I love brunch; I hate brunch. Here’s what it has going for it: It’s an opportunity to eat dessert in the morning—to eat dessert as a meal! The only kind of eggs I know how to make are scrambled and fried, but when I go out to brunch, I can get them poached or in an omelet. I’m pretty much a teetotaler, and I can order coffee instead of a cocktail without feeling lame.

But God, the throngs of people who also want to eat fancy eggs and maybe Instagram them. There’s always a wait, and never do I think, I feel like eating in an hour and a half, so I’ll go to a restaurant now and put down my name. Also, I wake up early and already hungry, so waiting to eat until 10 or 11 is torture. And combining breakfast and lunch means missing a meal, which I hate to do. 

My solution is the bakery breakfast. (This also applies to coffee shops with pretty decent food menus.) There’s no sign-in sheet or hostess; you just walk up to the counter, order, and sit down. You can nibble on a pastry to tide you over during the 10 or so minutes until your food comes. You can get a hot, delicious espresso drink made with almond or coconut or even golden milk instead of warm, mediocre drip coffee that’s not refilled often enough and comes with one little pitcher of whatever dairy product the whole table has agreed on.

You can usually choose from a breakfast sandwich, house-made granola and jam layered with good yogurt, a breakfast burrito, an oven-fried egg tartine, or oatmeal way fancier than anything you’d make on a weekday. My all-time favorite order is the breakfast plate, which (in Portland, Oregon, at least) comprises brioche toast, a hunk of cheese, some seasonal fruit, an egg, a piece of bacon, and a mound of lightly dressed greens just big enough to make the meal feel balanced. It’s substantial, but not so hefty you need a nap afterward. You still get to eat lunch. It’s cheaper than brunch.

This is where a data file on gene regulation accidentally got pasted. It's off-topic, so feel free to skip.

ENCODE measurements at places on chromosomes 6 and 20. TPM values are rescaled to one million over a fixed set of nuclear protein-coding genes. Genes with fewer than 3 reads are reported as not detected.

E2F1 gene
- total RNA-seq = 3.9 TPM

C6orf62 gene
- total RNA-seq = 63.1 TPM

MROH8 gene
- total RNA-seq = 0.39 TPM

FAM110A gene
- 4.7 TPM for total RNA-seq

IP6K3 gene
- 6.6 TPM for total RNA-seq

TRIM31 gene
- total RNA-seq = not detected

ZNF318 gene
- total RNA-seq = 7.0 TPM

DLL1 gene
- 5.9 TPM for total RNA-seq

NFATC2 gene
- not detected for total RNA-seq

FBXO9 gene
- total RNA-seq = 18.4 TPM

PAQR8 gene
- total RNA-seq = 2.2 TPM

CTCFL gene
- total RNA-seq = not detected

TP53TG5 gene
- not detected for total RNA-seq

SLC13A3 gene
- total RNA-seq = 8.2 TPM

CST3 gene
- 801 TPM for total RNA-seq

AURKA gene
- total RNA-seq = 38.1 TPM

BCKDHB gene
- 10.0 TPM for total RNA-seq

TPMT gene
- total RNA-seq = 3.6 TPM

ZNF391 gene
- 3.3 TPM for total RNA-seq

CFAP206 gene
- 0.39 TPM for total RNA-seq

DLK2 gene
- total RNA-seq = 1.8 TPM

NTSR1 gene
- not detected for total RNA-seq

Your fellow diners aren’t shouting because they aren’t drunk. They tend to be early risers, which means they might have also watched an episode of Twin Peaks and then read for an hour before going to bed at 9:30, just like you. Instead of wearing the kind of artfully constructed outfit I’d be more inclined to bust out on a date if I were still single, they’re in leggings and Patagonia jackets. 

A couple of weekends ago, I sat down with a carrot muffin in a booth near the window of a bakery with my husband, our friends, and their baby. My mom pal was able to let the last bites of her meal linger while breastfeeding without having to fend off a waiter trying to turn our table. We didn’t have to listen to a spiel about “the concept of sharing” or bad music, and there was no bill to divvy up because we’d paid when we ordered. And a few short hours later, I got to eat lunch.